Smith’s collection is brutal and honest, focusing on the human element of the natural disaster. It would be too easy to simply focus on the political aspects of the disaster; instead, she renders the stories of the storm, both human and natural. 

On the other hand, Katie Cappello’s Perpetual Care is, in many ways, is a collection of a more surreal South. Cappello excels at the image – especially when she explores the world through mythology. For example, in her opening poem, “Twentieth Century Genesis” she relays a creation story:

The snake slid out, pale pink
          like the inside of organs.
When she put her legs together
she counted fifty tiny razors
cutting her fifty times.
They found her lying in the clover
pale pink and drained of blood.
The boots of policeman
           ripped up the sweet pea
as they took photos, gathered bits of fiber.
No one noticed the newborn snake
like a glossed lip
in the shade of the bottle tree roots.
Is this the birth of a new world, or simply a rebirth of a devastated world? Or, is there really a difference? The opening is not clear, although through the poems that follow we see a narrator traveling through a devastated South. Unlike Smith’s collection, not every poem in Cappello’s book is specifically about New Orleans, but still the near death of this city is never really far from the narrator’s mind no matter what experiences she records. For example, in “The Bedtime Story” the narrator states, “My father says we will watch the world end/from the football bleachers/grasshoppers rising from the thirty yard line/noted legs, eyes like negatives.” Such details render a sort of the end of the world fairytale, filled with both wonderment and destruction. This juxtaposition can be seen in many of Cappello’s poems, where we see a destroyed city and the hope found within its carnage.

Cappello’s poems often record travel, and her words take the reader through trips to Alaska, California, and Texas. However, two poems bookend the narrator’s feelings about New Orleans. In “How to Drive Through Texas” a narrator cites the lasting image she has of the city:

Tell a new story, your final month in the city,
how the mechanized claw of the garbage truck
struggled, leaking dog out into the street.
Wonder why, when they found him shot,
they didn’t bury him, didn’t call the police
just threw him into the trash to swell and rot.
Realize this is why you left.

Yet, it seems that there is something about New Orleans that makes the narrator return. In “Louisiana State Line” the speaker has decided “to wait for New Orleans/your dream last night thick as gravy/in the back of your throat.”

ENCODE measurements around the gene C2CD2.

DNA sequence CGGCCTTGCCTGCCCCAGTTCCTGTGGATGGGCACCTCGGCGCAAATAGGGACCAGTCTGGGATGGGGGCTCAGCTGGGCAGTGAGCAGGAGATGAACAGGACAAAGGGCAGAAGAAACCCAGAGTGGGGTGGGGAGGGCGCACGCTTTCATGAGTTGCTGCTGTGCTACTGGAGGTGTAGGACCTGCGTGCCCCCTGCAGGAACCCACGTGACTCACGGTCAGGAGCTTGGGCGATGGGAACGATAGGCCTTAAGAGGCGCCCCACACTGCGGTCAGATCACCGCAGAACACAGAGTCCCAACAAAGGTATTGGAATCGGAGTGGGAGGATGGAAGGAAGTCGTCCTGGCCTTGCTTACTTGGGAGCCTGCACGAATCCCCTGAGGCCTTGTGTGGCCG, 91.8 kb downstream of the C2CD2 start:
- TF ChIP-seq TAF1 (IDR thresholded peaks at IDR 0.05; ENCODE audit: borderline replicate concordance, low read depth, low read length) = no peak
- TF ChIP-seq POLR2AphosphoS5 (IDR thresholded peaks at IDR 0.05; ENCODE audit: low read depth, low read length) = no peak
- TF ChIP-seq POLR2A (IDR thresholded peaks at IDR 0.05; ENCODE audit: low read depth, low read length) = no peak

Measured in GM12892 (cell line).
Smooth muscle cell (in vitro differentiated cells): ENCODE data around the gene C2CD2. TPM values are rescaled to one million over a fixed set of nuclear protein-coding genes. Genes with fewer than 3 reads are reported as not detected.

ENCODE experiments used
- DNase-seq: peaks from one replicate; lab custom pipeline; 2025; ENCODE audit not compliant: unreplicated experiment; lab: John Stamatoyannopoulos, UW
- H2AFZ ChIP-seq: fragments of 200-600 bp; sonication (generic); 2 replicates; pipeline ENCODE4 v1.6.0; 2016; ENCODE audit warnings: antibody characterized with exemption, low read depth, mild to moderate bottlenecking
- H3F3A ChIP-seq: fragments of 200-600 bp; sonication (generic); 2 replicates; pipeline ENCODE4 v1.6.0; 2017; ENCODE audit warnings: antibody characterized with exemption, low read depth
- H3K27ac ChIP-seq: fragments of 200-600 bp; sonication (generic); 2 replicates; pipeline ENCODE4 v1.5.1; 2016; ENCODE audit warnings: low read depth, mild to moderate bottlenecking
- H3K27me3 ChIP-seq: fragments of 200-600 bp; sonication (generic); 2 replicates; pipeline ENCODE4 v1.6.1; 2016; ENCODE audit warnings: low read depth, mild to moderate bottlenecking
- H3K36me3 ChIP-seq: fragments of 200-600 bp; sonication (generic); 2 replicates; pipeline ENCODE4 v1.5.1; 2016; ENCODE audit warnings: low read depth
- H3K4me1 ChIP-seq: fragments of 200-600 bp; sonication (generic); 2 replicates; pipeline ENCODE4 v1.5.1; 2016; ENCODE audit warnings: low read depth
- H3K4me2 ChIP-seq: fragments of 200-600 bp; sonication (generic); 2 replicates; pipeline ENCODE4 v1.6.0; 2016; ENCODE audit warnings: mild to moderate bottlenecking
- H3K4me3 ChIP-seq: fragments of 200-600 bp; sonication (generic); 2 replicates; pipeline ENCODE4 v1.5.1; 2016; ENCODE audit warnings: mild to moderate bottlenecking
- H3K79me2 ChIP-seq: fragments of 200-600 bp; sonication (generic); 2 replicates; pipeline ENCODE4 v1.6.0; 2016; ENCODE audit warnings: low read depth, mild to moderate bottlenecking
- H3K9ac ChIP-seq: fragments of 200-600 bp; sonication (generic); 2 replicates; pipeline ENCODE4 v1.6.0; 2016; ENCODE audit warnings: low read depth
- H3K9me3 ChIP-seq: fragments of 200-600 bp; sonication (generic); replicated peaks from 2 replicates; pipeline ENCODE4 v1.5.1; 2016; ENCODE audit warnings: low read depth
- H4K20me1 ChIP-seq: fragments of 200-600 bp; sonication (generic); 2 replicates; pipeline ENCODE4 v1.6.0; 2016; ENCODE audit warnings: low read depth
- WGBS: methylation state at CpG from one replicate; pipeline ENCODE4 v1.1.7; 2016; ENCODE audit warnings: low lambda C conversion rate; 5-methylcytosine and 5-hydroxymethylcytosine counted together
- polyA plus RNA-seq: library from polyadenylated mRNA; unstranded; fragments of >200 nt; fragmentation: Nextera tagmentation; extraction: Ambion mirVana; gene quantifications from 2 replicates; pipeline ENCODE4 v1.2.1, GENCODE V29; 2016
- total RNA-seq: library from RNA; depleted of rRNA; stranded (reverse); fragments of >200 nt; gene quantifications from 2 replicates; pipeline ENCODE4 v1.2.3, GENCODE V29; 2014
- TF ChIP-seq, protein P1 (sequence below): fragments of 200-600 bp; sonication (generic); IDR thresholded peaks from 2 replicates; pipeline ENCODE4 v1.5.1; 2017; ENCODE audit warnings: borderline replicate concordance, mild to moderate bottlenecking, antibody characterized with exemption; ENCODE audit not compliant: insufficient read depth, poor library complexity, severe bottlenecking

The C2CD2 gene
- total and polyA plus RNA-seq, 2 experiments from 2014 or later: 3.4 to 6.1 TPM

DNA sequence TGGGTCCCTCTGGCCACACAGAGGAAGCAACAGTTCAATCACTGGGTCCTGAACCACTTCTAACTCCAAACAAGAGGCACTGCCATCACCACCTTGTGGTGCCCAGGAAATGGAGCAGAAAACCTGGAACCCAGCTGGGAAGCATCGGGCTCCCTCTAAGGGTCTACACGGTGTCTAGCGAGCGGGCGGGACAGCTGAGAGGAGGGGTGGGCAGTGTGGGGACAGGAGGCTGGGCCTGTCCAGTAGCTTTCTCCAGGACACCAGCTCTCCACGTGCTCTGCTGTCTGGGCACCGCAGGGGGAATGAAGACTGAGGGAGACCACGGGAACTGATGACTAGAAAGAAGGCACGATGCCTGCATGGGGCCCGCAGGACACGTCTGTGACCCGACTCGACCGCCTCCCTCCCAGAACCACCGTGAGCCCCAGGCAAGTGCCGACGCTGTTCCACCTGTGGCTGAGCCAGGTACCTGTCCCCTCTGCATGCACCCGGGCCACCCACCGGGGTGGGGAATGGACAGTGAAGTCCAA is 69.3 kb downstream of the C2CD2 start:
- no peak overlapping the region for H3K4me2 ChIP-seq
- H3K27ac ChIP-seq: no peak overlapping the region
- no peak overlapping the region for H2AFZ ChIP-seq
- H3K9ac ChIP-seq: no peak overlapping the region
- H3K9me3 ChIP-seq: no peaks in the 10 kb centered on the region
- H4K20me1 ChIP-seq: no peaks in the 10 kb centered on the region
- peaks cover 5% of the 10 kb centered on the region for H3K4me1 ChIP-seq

Still, it’s the poems that take place directly in the city that truly capture the reader’s attention. Many of her Cappello’s poems fit into aspects of Southern Gothic literary traditions; her words, with images of desolated landscapes, lonely and bewildered spirits, and grotesque characters take the reader through a haunted city. In fact, it seems that it’s the ghosts of the city who are the most alive. In “Hilary Street Cemetery, New Orleans” the narrator notes that “molecules of the dead” are “here in front of me/walking slowly through the intersection/sure no one will hit them when the light turns red.” Even those characters who among the living seem to prepare for the dead. The character of Miss Jenny Croix  is the most intriguing. Wandering in and out of many of Cappello’s poems, the mysterious Jenny acts as a guide, relaying what she knows and what she has seen, in surrreal chants and mantras. Jenny knows flooding, flowers, and bodies – and as she “files her teeth/to points” and “puts cayenne in her chocolate” she advises the narrator that “Every step//Honey child, leads us to our death.”

What can be learned from these two poets, or any poet for that matter, who writes about tragedy? We know, of course, that words cannot erase the past.  But we also know that words can help remember the past, cite the wrongdoings and provide hope for the future.  Both Smith and Cappello reach for these lofty goals, and surpass them.


Karen Weyant‘s most recent poems have been published or are forthcoming in 5AM, The Barn Owl Review, Copper Nickel, Innisfree and Lake Effect. Her chapbook, Stealing Dust, was recently released by Finishing Line Press. Visit her blog.